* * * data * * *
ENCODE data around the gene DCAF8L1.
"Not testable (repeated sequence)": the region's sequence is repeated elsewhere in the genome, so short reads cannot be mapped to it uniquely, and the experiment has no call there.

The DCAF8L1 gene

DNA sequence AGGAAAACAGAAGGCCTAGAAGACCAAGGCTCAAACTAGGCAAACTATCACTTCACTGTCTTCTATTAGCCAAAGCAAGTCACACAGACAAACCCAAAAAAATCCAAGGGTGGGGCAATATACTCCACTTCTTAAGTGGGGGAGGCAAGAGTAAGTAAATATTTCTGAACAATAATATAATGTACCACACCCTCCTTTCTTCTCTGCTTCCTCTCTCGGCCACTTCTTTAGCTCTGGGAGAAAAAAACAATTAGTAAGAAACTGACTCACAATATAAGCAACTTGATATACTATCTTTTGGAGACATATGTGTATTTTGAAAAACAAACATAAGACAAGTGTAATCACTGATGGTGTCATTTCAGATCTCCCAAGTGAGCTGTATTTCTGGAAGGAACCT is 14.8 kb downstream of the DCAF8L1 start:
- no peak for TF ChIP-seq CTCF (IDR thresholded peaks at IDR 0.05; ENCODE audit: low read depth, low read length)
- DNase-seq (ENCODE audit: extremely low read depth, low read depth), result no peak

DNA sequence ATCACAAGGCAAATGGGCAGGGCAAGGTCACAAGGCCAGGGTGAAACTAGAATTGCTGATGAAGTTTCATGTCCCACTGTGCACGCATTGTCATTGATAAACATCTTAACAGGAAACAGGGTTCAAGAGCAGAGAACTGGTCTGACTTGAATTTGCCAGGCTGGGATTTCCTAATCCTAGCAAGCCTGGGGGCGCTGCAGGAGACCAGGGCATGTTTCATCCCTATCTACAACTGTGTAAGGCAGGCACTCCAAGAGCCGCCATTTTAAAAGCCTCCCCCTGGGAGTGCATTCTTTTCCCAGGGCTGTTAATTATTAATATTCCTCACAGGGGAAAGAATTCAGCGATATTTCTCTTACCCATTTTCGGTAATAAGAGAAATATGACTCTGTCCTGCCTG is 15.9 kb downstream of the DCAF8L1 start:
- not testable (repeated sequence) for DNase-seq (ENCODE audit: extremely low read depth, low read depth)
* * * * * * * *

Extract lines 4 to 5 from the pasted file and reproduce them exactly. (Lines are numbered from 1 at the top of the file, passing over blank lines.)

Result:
DNA sequence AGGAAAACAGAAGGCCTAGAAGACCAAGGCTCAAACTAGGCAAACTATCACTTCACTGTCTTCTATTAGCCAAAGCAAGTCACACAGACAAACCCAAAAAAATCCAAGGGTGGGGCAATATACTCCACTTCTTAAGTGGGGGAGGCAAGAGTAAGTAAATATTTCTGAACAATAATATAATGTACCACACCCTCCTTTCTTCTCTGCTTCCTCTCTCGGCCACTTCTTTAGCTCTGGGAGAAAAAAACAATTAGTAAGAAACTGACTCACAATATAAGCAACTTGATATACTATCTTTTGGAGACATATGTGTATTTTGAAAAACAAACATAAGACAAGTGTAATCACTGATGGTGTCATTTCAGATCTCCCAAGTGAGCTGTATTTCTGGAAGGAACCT is 14.8 kb downstream of the DCAF8L1 start:
- no peak for TF ChIP-seq CTCF (IDR thresholded peaks at IDR 0.05; ENCODE audit: low read depth, low read length)